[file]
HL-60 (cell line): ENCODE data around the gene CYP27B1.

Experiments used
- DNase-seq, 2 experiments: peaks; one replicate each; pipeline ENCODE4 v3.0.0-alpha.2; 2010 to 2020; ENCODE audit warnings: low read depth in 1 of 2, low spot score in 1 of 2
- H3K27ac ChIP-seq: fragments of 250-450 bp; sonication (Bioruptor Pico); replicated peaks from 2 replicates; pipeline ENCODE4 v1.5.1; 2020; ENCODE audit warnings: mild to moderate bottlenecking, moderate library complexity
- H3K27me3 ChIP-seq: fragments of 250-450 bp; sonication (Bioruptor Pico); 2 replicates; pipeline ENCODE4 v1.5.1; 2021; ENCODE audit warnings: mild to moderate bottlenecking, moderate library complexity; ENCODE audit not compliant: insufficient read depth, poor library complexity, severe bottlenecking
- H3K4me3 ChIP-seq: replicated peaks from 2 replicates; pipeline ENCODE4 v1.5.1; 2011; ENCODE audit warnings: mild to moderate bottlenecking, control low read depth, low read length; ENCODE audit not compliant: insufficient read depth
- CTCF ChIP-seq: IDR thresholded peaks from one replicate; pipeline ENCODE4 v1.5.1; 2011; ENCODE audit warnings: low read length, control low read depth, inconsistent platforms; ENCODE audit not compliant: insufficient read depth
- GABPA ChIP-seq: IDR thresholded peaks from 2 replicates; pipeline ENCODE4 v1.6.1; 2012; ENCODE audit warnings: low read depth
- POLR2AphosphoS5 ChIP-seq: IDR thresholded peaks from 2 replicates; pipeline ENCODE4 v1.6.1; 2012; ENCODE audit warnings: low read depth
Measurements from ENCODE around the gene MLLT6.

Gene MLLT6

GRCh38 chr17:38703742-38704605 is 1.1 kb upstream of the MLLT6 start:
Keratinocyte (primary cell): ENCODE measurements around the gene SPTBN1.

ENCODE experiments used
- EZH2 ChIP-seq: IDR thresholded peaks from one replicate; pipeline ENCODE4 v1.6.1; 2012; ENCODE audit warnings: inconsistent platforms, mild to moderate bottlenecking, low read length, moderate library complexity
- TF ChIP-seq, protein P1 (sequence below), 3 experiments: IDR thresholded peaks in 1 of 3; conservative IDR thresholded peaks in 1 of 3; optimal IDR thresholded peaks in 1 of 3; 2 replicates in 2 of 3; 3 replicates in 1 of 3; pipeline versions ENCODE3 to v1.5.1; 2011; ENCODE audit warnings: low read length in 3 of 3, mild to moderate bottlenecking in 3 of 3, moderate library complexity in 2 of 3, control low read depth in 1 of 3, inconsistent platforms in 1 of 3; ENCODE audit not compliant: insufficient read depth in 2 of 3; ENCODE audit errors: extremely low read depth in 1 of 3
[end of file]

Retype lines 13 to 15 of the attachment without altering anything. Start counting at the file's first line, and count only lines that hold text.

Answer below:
Keratinocyte (primary cell): ENCODE measurements around the gene SPTBN1.

ENCODE experiments used
- EZH2 ChIP-seq: IDR thresholded peaks from one replicate; pipeline ENCODE4 v1.6.1; 2012; ENCODE audit warnings: inconsistent platforms, mild to moderate bottlenecking, low read length, moderate library complexity